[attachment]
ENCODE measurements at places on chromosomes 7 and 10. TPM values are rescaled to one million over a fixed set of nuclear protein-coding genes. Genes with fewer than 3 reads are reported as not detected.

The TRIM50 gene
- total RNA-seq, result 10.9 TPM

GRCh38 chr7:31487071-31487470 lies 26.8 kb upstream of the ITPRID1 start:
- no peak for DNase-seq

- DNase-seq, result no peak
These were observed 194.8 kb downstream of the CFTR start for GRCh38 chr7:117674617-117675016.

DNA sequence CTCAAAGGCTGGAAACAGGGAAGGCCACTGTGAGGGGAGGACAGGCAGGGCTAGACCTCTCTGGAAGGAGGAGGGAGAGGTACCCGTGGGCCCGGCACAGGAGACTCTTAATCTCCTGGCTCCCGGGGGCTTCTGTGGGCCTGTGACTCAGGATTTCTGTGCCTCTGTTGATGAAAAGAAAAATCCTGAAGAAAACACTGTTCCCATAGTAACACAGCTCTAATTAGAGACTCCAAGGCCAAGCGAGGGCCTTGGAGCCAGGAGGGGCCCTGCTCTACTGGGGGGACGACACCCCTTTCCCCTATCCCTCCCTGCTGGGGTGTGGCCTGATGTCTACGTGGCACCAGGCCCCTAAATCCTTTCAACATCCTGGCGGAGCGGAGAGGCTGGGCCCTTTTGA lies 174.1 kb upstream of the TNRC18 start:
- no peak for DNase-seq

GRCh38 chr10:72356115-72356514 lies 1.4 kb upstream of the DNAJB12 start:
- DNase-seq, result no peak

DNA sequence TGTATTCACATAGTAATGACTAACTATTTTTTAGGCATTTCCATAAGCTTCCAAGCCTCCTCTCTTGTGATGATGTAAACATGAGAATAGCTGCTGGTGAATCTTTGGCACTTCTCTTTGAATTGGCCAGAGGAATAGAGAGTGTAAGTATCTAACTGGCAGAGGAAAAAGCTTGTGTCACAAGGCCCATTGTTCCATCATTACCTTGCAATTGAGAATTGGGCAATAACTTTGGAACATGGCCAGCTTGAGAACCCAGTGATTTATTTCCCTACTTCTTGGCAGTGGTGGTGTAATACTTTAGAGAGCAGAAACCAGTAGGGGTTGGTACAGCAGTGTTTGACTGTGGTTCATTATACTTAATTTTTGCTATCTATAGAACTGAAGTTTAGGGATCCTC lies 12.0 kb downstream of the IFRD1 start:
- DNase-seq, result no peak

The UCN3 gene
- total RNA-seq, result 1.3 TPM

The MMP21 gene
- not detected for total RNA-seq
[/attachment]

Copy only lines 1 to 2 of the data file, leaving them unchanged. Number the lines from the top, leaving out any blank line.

ENCODE measurements at places on chromosomes 7 and 10. TPM values are rescaled to one million over a fixed set of nuclear protein-coding genes. Genes with fewer than 3 reads are reported as not detected.

The TRIM50 gene